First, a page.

For Immediate Release: May 6, 2014
Research helps neuroscience student reach graduate school
~ Liz F. Kay, Assistant Director of Editorial Services
Providence, R.I. - It doesn’t take much to get started on independent research at Providence College. You just need to send the right email.
As a freshman, Ryan Post ’14 (North Attleboro, Mass.) contacted Dr. Christopher M. Bloom, associate professor of psychology, to find out whether there were any research opportunities in his lab.
Three years later, the biology and psychology double major is the lab manager and an author of three research papers published in scientific journals. Now, Post will pursue a doctorate in neuroscience at Cornell University.
Post said his favorite part of his PC experience was the access to researchers like Bloom. Because the College is a primarily undergraduate institution, he did not have to compete with doctoral students or postdoctoral scholars for lab jobs or faculty mentors like Bloom.
“Virtually every biology and psychology professor has a research lab,” Post said. “That access has been instrumental to my training and future.”
Neuroscience research just an email away
Post, a member of the inaugural class of PC’s neuroscience certificate program, emailed Bloom in spring 2011 because he was one of its faculty leaders. Bloom invited him to join the lab at the start of his sophomore year. Working with Bloom, Post and other students created animal models for human phobia and human non-suicidal self-injury — i.e., deliberate cutting or burning. Recently, they started investigating the roots of self-injury by studying how early life stress affects pain sensitivity in rats.
“We want to look at how it really develops,” he said. “We thought it would be interesting to see how stressing the animal in juvenility, when the brain is still developing, could have long-lasting effects on how the animal perceives pain and how anxious it is.”
Post said he worked with fellow student researchers to develop the experimental method to approach the last question.
Bloom “really prompted us with the problem, and the three of us developed a project to explore that,” Post said. “From there, it falls into place — you collect data, analyze data, write about it.”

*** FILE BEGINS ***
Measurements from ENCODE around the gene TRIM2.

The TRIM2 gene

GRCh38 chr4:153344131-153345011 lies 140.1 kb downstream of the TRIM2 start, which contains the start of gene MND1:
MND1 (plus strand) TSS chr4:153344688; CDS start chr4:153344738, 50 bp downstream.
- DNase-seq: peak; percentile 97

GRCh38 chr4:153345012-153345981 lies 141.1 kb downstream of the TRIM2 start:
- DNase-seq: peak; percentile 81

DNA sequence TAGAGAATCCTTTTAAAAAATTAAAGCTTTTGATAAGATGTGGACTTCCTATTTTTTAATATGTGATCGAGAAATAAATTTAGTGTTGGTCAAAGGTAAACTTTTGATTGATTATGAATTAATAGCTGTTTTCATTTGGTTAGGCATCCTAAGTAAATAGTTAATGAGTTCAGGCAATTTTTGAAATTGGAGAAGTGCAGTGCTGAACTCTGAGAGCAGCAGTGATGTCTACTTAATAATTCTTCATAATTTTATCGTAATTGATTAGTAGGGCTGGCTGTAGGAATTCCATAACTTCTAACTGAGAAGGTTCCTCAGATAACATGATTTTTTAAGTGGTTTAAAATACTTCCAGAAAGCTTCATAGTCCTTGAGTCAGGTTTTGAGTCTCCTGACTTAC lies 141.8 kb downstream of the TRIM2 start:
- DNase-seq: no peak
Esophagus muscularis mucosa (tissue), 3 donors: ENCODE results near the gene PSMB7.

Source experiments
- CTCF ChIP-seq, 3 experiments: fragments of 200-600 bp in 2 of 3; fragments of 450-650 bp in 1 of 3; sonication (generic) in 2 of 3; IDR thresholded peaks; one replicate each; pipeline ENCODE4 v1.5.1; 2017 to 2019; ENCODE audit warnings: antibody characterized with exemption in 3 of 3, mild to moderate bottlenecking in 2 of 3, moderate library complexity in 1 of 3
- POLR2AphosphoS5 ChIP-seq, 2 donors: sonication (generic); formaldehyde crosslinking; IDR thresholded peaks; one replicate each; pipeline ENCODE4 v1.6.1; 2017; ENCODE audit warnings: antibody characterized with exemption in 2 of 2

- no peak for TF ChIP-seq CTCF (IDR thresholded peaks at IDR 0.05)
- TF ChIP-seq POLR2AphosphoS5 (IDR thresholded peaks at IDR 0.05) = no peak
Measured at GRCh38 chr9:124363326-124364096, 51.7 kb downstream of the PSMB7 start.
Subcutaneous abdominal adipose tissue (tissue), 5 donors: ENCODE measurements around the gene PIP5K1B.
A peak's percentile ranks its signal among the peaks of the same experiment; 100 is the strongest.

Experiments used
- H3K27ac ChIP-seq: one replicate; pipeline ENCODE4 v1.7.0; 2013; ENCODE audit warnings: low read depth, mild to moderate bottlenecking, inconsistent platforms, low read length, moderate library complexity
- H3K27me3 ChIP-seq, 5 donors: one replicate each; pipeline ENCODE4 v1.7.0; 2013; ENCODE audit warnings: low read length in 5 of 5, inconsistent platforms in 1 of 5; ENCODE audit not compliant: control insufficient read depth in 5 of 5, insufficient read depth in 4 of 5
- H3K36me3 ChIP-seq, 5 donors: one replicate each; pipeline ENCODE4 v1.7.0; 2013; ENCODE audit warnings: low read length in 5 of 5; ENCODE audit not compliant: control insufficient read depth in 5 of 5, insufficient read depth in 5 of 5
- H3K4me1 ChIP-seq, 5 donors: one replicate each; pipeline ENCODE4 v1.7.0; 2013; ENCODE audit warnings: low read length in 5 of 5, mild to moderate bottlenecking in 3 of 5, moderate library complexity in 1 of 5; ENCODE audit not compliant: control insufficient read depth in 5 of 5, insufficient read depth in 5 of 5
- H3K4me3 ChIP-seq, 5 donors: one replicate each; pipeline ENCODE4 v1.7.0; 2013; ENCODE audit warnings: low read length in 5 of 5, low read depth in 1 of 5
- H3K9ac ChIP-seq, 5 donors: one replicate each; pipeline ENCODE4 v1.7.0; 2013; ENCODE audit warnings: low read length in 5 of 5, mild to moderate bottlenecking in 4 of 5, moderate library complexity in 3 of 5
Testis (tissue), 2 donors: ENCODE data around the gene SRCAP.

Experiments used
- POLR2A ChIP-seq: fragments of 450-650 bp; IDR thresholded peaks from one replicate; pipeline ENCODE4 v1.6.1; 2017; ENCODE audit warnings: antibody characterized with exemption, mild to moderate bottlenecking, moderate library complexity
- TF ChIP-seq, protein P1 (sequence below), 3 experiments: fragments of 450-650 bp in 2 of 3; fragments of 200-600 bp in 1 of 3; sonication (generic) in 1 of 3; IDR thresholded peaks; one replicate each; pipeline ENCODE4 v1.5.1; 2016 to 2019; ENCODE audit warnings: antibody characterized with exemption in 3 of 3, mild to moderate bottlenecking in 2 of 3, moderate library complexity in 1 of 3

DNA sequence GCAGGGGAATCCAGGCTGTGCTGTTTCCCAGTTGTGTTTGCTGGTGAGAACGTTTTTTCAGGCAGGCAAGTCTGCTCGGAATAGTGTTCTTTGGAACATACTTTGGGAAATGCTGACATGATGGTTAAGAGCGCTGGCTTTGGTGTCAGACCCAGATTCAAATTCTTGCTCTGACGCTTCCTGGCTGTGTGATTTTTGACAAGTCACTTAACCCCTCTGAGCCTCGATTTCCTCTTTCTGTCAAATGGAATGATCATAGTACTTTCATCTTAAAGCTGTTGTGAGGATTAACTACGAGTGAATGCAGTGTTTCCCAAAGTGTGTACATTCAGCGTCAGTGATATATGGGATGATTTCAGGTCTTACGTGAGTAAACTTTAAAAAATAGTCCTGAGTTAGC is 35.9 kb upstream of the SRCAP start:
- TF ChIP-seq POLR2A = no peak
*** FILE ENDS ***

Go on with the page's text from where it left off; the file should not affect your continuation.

The professor pointed out how unusual it was for a student to have one published research paper before graduate school, much less three. At crunch times, Post would spend as much as eight to 10 hours a week in the lab.
Post is “bright but also humble and hardworking,” said Bloom. “You hope to get two of those three. You rarely get three in one student.”
Next year, Post will enroll in Cornell’s doctoral program in neurobiology and behavior.
“It combines the hard neurobiology of everything from sensation to clinical disorders, to observing the natural behavior of animals,” he said. “It’s an interesting interplay between two areas that are pretty much separate in other universities.” In the future, Post said he would like to become a professor at a place like PC, “a place where I’d be able to both teach and do research,” he said.
Liberal arts complements neuroscience
PC is a unique place to study neuroscience, Post said. All students at the College take Development of Western Civilization, a series of courses exploring human history through literature, philosophy, theology, and art.
“The liberal arts approach that a place like PC gives you really helps you understand human problems on a grander scale,” he said. “You really end up thinking about things on a deeper level when you have that Civ background.”
“Going all the way back to the classics, people have always written about how the brain works — what it means to be human, what differentiates humans from lower life forms,” Post said. “It usually comes down to the brain and how we use it.
“I really like how neuroscience allows you to explore how the brain functions,” he said. “It’s one of the few concrete tools we have to understand consciousness, really.”
Outside the lab, Post tutored students in courses such as Organic Chemistry and Research Design and Statistical Analysis. He also traveled to Kittaning, Pa., just outside Pittsburgh, with a PC team working on a Habitat for Humanity house over spring break.
In addition, Post served as a retreat leader twice — for the Lighthouse retreat for sophomores, and the Connections retreat for freshmen. He described Campus Ministry’s retreats as “one of the greatest things that happen at PC.” He went on the Lighthouse retreat himself and wanted to help others share a similar experience.
“They just kind of clarify the rest of college,” Post said. Without time for reflection, “people get caught up in the little things.”
Post said he had a holistic experience at PC. As a scientist, he learned how to design experiments to test hypotheses. He added that he learned how to be an adult. At PC, “you really kind of learn how to be a learner and a leader at the same time,” he said.